Cindy Smith of Central Virginia Horse Rescue does some training with one of the several horses boarded at Belinda Taylor’s farm. -- SUBMITTED | SANDRA STEPHENSON
Cindy Smith of Central Virginia Horse Rescue does some training with one of the several horses boarded at Belinda Taylor’s farm. -- SUBMITTED | SANDRA STEPHENSON

Archived Story

Saddle up to rescue horses

Published 11:57am Wednesday, February 19, 2014

COURTLAND—A Courtland woman has opened her farm as a haven for rescued horses, and is calling on people who share a love of the animals enough to help.

Sweetie with Belinda Taylor at the farm on Buckhorn Quarter Road. Taylor is working to create a sanctuary for horses that need rescuing. She’s seeking volunteers as well as financial aid. -- STEPHEN H. COWLES | TIDEWATER NEWS
Sweetie with Belinda Taylor at the farm on Buckhorn Quarter Road. Taylor is working to create a sanctuary for horses that need rescuing. She’s seeking volunteers as well as financial aid. — STEPHEN H. COWLES | TIDEWATER NEWS

Belinda Taylor was already aware of Central Virginia Horse Rescue when she got her place on Buckhorn Quarter Road.

“I’ve been around horses all my life,” said Taylor, who added that she simply made a phone call to Cindy Smith of CVHR, which is based in Broadnax. “I approached Cindy about expanding three weeks ago.”

“Taylor had adopted horses from us before, and when she got her place, the idea just blossomed,” said Smith, who’s also been around the animals her whole life.

“We’re doing a trial run,” she added, “If we can get support with money and volunteers and keep it economically viable for six months, that will be remarkable.”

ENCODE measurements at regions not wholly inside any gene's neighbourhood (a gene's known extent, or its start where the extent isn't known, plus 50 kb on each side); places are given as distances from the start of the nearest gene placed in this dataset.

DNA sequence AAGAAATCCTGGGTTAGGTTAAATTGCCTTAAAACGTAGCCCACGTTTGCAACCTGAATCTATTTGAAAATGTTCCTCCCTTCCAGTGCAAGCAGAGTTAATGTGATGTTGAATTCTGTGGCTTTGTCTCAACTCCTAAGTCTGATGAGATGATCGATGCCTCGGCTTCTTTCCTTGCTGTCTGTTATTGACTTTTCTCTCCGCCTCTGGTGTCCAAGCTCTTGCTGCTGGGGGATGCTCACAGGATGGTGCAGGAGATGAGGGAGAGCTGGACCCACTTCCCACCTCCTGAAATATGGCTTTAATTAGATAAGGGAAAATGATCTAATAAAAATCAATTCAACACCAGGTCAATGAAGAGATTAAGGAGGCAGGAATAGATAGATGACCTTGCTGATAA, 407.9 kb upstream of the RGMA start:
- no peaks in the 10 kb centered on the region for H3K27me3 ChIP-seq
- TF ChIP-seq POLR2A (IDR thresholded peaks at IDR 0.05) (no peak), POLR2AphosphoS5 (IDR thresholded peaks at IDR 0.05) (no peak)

Making the public aware about the need to help horses is the goal of both women.

Through word of mouth so far, Taylor has already gotten 15 to 20 people to help her. She and Smith are also looking into sponsorships.

Smith said that a weak economy has forced many owners to let go of their horses.

“We have more horses than we can help,” said Taylor. “It’s draining. That’s my reason for calling Cindy.”

“A lot of what we do is education,” said Smith. For example, another reason for having to rescue senior horses is because people don’t know how to feed them. Expecting an older animal to eat as a young one is a mistake. She added that the senior horses need special feed, which is already ground up for them.

Unintended malnutrition has caused several of the animals to look like “racks of bones,” said Smith, adding that recovery can take six to eight months.

In the long term, Taylor wants to work with Boy Scouts in educating them about horses. She also wants to find a way for troubled youth to become familiar with the animals as a way of “channeling their energy.” Further, Taylor would like for economically disadvantaged children to learn about them through ponies. Giving scholarships for day camps is one idea.

To learn more about becoming a volunteer or making a financial donation, call Taylor at 653-8875. To learn more about CVHR, call Smith at 434-774-6607 or visit www.centralvahorserescue.com.

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